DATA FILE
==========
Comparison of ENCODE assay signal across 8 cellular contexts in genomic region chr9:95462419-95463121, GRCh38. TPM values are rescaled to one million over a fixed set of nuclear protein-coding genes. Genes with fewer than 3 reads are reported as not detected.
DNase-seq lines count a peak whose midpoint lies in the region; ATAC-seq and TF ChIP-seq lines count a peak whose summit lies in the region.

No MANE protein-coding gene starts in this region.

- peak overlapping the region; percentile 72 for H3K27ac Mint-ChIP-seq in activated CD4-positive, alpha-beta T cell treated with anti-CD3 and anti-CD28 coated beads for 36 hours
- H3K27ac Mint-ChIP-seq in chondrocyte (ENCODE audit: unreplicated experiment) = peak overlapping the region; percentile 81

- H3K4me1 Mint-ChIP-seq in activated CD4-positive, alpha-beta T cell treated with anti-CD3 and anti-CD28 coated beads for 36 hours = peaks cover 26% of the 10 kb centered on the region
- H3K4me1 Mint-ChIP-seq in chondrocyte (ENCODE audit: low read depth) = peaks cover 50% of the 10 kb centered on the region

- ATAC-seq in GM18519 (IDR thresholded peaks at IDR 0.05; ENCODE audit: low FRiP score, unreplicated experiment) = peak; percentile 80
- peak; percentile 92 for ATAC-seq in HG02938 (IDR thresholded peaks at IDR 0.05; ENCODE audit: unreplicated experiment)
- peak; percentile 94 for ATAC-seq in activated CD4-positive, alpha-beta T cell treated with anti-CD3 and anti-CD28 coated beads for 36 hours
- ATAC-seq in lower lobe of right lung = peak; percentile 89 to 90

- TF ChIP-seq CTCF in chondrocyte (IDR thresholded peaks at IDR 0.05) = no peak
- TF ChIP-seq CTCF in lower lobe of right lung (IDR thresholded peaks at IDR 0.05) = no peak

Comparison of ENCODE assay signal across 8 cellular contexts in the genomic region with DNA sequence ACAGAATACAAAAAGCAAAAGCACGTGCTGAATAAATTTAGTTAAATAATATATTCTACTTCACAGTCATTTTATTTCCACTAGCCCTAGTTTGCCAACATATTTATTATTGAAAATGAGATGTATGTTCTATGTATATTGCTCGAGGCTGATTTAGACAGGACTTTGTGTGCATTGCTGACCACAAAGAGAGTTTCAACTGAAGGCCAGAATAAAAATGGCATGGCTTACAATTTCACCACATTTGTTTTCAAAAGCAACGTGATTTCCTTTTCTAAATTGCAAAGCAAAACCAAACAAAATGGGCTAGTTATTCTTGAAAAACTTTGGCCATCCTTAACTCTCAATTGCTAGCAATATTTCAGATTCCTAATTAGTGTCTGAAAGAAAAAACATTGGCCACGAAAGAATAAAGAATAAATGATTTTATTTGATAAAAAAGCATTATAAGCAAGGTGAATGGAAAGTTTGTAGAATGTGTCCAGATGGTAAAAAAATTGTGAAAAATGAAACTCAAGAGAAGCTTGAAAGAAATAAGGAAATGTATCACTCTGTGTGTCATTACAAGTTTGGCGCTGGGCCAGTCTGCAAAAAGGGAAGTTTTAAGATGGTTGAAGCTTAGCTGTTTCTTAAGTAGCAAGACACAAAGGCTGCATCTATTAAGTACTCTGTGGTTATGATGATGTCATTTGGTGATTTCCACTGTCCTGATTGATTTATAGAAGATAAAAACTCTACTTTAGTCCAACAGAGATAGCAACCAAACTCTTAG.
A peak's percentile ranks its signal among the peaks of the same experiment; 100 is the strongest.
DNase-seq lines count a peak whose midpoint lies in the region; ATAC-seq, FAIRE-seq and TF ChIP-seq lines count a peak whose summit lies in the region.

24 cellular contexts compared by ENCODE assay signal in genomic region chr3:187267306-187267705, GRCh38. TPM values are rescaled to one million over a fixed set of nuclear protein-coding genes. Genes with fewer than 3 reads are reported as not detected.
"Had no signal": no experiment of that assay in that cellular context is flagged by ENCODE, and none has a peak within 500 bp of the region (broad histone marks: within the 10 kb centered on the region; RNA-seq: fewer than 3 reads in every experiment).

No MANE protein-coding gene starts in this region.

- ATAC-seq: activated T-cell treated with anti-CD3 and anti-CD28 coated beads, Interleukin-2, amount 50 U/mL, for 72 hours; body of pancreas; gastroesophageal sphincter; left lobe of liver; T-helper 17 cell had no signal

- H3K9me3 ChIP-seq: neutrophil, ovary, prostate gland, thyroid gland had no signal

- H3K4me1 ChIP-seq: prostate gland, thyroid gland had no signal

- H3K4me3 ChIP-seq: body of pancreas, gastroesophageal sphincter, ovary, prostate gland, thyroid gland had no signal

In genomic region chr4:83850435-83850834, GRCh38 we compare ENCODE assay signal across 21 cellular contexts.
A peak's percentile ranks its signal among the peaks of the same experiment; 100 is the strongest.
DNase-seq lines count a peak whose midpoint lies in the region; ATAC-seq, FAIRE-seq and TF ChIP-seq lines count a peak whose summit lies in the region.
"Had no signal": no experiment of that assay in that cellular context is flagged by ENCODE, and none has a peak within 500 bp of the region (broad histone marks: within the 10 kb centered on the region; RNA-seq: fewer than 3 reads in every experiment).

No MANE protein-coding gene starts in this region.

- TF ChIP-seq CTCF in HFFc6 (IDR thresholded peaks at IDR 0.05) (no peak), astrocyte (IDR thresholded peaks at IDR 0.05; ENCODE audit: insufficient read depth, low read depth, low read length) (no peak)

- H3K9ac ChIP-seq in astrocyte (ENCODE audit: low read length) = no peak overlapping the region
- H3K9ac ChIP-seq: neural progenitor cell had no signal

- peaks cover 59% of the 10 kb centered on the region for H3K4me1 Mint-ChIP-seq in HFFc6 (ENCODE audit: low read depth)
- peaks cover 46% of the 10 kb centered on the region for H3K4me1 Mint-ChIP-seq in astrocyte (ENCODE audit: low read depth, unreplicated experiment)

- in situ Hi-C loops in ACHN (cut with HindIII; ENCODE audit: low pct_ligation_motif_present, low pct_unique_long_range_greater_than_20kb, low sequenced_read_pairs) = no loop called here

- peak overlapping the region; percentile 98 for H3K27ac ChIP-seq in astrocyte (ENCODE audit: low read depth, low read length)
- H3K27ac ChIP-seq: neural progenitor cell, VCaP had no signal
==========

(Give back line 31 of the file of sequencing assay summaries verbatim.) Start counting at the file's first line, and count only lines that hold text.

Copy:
- H3K9ac ChIP-seq: neural progenitor cell had no signal